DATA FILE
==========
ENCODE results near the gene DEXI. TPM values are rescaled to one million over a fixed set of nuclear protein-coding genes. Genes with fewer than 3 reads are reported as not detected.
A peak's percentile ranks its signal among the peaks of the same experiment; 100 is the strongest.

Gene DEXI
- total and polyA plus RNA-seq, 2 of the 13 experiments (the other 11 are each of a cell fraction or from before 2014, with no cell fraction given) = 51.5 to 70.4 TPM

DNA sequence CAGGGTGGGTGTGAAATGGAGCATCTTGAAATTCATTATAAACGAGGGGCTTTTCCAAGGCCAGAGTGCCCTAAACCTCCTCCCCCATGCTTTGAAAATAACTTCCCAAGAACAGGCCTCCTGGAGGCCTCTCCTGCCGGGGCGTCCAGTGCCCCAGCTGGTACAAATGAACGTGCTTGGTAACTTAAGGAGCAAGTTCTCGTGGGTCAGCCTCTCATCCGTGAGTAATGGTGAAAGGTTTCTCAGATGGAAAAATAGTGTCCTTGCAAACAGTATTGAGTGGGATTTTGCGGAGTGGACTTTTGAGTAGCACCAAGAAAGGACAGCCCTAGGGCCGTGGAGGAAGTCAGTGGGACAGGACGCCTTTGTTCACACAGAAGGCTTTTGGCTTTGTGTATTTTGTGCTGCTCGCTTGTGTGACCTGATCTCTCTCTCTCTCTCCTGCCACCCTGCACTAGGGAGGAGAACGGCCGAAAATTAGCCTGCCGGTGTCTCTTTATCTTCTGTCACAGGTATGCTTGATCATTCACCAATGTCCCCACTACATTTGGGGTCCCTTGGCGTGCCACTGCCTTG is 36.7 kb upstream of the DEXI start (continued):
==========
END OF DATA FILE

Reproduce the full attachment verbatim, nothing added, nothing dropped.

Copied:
ENCODE results near the gene DEXI. TPM values are rescaled to one million over a fixed set of nuclear protein-coding genes. Genes with fewer than 3 reads are reported as not detected.
A peak's percentile ranks its signal among the peaks of the same experiment; 100 is the strongest.

Gene DEXI
- total and polyA plus RNA-seq, 2 of the 13 experiments (the other 11 are each of a cell fraction or from before 2014, with no cell fraction given) = 51.5 to 70.4 TPM

DNA sequence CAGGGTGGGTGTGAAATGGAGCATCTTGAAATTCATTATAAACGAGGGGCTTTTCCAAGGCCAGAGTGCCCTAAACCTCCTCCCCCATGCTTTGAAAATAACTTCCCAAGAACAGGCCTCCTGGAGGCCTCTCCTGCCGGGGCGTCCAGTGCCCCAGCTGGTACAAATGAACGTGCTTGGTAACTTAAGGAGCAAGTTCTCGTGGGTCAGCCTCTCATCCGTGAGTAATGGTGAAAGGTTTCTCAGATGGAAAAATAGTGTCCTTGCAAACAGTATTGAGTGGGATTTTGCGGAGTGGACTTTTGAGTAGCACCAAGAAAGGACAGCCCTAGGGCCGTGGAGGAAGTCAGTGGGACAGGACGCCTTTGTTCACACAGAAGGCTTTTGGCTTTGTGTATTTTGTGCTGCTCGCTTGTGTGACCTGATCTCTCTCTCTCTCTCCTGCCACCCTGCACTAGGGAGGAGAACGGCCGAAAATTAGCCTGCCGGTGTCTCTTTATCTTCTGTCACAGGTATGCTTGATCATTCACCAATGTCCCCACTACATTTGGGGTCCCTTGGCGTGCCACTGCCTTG is 36.7 kb upstream of the DEXI start (continued):